226 cases have arisen in Kildare, Laois and Offaly in the last 14 days.
Acting Chief Medical Officer Dr Ronan Glynn has asked people living in counties Laois, Kildare and Offaly to “double down” and maintain the basic public health measures after Covid-19 case numbers significantly rose in these counties in the last fortnight.
49 of the 69 confirmed cases notified on Thursday occurred in these three counties; 22 cases are located in Offaly, 19 in Kildare and 8 in Laois. Dr Glynn also said this evening that approximately 60 more cases in these counties are being contact traced and will be part of tomorrow’s numbers.
In these numbers, there are four significant outbreaks in meat processing plants and three in Direct Provision centres.
GPs in the three counties were written to by the Department of Health on Thursday afternoon to highlight the concerns around the increase in cases.
“While contact tracing of these cases is ongoing, and we await further detail, they do come on the back of an already significant number of cases and clusters in these counties”, Dr Glynn said at a Department of Health briefing on Thursday evening.
“Over the past 14 days, 226 cases have arisen in Kildare, Laois and Offaly. These represent 48%, or almost half, of all cases notified in Ireland in that time period”, he continued.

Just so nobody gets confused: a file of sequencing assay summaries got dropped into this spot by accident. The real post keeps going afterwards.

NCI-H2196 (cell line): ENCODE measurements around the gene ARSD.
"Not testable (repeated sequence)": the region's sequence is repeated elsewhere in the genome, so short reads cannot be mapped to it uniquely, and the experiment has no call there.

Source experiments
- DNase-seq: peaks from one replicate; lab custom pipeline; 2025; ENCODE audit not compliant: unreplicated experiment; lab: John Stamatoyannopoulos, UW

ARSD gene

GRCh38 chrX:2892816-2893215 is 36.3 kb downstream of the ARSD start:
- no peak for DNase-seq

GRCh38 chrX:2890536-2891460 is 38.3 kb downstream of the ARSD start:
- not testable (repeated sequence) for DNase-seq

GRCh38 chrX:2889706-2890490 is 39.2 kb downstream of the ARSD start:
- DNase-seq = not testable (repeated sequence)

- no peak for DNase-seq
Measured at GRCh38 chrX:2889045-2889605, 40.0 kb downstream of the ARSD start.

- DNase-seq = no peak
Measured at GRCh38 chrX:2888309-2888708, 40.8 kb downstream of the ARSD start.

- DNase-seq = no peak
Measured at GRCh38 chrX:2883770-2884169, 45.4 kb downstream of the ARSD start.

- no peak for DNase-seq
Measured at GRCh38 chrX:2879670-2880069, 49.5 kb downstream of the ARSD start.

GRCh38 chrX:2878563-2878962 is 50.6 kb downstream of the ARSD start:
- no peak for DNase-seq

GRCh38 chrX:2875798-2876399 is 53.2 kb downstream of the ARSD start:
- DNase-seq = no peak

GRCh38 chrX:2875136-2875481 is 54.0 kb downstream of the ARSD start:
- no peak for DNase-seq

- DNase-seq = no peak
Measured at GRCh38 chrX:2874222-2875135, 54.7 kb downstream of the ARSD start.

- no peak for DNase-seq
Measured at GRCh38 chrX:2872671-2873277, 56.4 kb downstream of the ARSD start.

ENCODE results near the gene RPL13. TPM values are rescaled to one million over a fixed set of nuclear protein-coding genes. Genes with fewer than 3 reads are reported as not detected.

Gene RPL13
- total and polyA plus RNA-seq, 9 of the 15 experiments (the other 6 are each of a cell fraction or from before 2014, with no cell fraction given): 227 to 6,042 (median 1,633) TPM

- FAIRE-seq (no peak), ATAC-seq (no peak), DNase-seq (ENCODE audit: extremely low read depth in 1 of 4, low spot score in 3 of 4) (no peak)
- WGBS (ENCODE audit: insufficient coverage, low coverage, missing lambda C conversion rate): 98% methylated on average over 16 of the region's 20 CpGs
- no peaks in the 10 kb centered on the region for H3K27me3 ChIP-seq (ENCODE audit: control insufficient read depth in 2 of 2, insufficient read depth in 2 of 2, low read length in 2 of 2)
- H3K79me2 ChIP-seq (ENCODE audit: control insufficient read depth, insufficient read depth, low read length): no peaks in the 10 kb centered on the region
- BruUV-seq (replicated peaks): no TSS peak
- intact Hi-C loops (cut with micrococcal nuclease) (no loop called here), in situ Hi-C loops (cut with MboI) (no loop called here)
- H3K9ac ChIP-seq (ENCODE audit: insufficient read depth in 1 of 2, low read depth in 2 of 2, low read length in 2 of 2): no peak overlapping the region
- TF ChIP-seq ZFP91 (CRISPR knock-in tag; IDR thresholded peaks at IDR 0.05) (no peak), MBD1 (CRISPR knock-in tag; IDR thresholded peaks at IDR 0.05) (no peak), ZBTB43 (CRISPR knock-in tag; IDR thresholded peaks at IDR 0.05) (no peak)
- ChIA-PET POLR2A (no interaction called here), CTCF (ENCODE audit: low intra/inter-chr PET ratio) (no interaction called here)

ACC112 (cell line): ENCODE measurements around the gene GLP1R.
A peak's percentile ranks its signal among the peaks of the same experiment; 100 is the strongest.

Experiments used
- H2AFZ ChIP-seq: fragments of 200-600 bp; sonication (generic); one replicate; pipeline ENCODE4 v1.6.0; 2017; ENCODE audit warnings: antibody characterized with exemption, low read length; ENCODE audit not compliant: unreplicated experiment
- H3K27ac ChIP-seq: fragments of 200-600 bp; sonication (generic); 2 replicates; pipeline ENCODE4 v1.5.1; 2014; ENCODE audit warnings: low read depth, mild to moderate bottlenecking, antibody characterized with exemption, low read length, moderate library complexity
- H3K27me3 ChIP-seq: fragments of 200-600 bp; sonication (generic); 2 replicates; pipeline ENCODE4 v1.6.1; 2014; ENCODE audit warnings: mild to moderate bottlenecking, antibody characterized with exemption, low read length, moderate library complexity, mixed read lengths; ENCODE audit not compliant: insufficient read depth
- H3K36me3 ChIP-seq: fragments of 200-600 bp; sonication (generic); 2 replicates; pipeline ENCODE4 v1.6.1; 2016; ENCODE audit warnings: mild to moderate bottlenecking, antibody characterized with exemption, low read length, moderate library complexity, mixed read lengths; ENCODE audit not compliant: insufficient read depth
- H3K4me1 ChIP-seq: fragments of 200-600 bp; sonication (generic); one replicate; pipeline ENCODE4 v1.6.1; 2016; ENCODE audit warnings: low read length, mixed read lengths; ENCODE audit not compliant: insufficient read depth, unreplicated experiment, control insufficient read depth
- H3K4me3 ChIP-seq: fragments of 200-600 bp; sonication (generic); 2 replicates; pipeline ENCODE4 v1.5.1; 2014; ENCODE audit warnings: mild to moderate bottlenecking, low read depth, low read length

Dr Glynn said that NPHET will continue to review this situation very closely, and will provide more specific detail and guidance on Friday.
There appears to be some 60 cases coming into the system from Kildare, Laois and Offaly, which will be reported tomorrow pending contact tracing, which is a ‘cause for concern’, says Dr Ronan Glynn. | Read more: https://t.co/WAmyCfqYFx pic.twitter.com/X738RxCRBJ
— RTÉ News (@rtenews) August 6, 2020
The ACMO asked people in these three counties to redouble their efforts;
“People in this region should now double down on the basic public health behaviours that are so important, including always keeping a distance of two metres from other people.
“Do not go into crowded spaces, wash your hands regularly for 20 seconds at a time and wear a face covering where necessary.”
In relation to older people and those more vulnerable to the virus living in these counties, Dr Glynn advised that they limit their contacts to a “very small network” for a short amount of time, and to remain physically distanced. If exercising outside, Dr Glynn again recommended two metres distance from others and to wash hands upon return, and to avoid public transport where possible.
Dr Glynn also urged anyone, particularly in these counties, to be aware of the symptoms of Covid-19, and to self-isolate and contact their GP immediately if they develop any of a fever (high temperature – 38 degrees Celsius or above), a cough – this can be any kind of cough, not just dry, shortness of breath or breathing difficulties, a loss or change to your sense of smell or taste or any flu-like symptoms.
Dr Glynn also asked those who are close contacts of a confirmed case to present for a test if contacted by a Public Health official.